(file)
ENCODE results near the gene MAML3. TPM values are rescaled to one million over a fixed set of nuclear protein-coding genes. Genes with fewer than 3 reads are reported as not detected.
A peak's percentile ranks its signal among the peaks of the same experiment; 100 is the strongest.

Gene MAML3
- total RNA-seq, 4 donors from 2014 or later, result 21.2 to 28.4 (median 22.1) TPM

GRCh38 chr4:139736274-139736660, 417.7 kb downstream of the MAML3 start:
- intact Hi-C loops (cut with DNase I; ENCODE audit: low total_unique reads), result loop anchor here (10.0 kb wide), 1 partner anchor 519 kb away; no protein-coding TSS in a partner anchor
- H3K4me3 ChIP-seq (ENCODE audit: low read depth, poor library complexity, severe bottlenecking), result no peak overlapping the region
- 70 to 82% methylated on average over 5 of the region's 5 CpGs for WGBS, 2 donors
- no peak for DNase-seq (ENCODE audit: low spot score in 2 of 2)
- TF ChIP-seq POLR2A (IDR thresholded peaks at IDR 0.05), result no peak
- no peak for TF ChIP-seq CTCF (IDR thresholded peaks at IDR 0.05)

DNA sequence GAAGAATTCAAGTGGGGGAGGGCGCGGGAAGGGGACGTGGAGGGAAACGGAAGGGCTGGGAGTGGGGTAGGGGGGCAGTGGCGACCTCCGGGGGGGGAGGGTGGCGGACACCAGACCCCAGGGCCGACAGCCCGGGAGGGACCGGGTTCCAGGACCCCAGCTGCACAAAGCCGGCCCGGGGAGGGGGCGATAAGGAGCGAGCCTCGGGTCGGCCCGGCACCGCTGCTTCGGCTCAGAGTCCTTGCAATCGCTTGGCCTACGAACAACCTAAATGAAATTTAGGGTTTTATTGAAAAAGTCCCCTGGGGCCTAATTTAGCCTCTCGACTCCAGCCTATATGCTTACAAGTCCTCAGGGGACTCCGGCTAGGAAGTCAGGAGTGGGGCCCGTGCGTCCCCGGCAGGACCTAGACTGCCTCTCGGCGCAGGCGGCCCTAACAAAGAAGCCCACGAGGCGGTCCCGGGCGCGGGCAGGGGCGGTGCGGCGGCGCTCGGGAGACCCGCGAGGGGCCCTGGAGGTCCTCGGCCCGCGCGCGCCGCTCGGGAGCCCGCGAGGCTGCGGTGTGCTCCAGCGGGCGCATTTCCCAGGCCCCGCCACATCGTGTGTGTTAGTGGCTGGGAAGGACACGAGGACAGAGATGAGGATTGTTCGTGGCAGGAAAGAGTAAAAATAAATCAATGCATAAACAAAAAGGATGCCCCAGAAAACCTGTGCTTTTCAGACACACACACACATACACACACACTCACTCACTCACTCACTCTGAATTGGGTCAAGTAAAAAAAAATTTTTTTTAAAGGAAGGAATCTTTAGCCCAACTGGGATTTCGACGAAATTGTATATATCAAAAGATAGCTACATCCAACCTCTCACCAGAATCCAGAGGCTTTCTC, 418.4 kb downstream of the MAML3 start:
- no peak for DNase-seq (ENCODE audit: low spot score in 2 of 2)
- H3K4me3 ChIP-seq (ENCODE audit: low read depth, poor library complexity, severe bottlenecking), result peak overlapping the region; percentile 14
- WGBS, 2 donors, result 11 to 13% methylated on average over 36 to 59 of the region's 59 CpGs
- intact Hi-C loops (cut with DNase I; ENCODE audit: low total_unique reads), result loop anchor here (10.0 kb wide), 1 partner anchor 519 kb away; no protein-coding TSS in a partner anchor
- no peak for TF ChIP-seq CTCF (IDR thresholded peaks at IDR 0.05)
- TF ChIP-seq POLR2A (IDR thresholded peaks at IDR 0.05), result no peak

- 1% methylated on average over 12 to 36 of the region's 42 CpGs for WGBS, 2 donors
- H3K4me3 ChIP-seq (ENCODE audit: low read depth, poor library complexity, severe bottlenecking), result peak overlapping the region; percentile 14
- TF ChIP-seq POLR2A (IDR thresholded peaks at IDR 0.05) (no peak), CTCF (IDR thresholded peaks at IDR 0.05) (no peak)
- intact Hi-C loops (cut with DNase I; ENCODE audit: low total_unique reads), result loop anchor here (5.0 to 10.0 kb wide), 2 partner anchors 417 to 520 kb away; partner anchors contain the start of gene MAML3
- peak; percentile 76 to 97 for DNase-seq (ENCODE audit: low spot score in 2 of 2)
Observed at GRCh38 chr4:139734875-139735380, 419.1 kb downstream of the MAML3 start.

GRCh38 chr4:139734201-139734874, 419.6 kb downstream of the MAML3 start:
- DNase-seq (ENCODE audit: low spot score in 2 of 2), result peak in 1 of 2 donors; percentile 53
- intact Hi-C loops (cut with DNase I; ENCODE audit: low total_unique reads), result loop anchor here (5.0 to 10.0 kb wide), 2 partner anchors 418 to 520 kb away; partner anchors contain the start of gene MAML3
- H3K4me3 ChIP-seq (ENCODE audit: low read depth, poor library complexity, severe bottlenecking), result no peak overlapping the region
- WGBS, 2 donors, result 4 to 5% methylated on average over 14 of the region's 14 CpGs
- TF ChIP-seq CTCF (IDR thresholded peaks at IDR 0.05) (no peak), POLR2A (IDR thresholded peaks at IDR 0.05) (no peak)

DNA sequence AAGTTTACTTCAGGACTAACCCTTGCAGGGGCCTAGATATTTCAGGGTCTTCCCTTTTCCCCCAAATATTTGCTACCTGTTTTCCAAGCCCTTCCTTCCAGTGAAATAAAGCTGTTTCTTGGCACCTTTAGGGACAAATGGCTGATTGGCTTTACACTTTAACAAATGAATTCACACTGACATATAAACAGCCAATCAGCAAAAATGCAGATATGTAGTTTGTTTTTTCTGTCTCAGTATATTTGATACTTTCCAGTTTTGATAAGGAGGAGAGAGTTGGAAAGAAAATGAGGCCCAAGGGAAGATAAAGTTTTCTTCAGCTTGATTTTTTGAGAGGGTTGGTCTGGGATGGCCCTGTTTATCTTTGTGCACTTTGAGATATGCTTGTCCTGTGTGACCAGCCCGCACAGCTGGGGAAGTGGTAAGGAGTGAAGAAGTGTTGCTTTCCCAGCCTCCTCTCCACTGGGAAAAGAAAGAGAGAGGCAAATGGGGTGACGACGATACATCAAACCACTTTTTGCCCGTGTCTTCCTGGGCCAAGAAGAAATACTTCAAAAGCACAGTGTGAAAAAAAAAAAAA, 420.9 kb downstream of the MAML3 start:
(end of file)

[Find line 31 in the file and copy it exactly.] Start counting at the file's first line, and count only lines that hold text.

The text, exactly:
DNA sequence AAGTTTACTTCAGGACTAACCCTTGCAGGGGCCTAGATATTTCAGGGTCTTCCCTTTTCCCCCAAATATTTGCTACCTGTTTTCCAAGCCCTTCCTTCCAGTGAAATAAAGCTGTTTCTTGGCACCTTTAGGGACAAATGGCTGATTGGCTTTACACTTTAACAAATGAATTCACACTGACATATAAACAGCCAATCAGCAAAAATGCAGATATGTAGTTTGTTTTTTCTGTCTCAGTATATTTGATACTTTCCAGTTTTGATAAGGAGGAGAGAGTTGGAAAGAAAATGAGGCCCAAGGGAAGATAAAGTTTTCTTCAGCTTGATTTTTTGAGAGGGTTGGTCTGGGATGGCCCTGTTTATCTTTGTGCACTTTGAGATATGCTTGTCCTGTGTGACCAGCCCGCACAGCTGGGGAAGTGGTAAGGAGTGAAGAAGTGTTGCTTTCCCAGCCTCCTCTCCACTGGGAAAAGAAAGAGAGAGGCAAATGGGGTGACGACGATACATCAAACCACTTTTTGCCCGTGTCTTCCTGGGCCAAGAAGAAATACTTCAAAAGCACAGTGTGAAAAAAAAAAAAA, 420.9 kb downstream of the MAML3 start: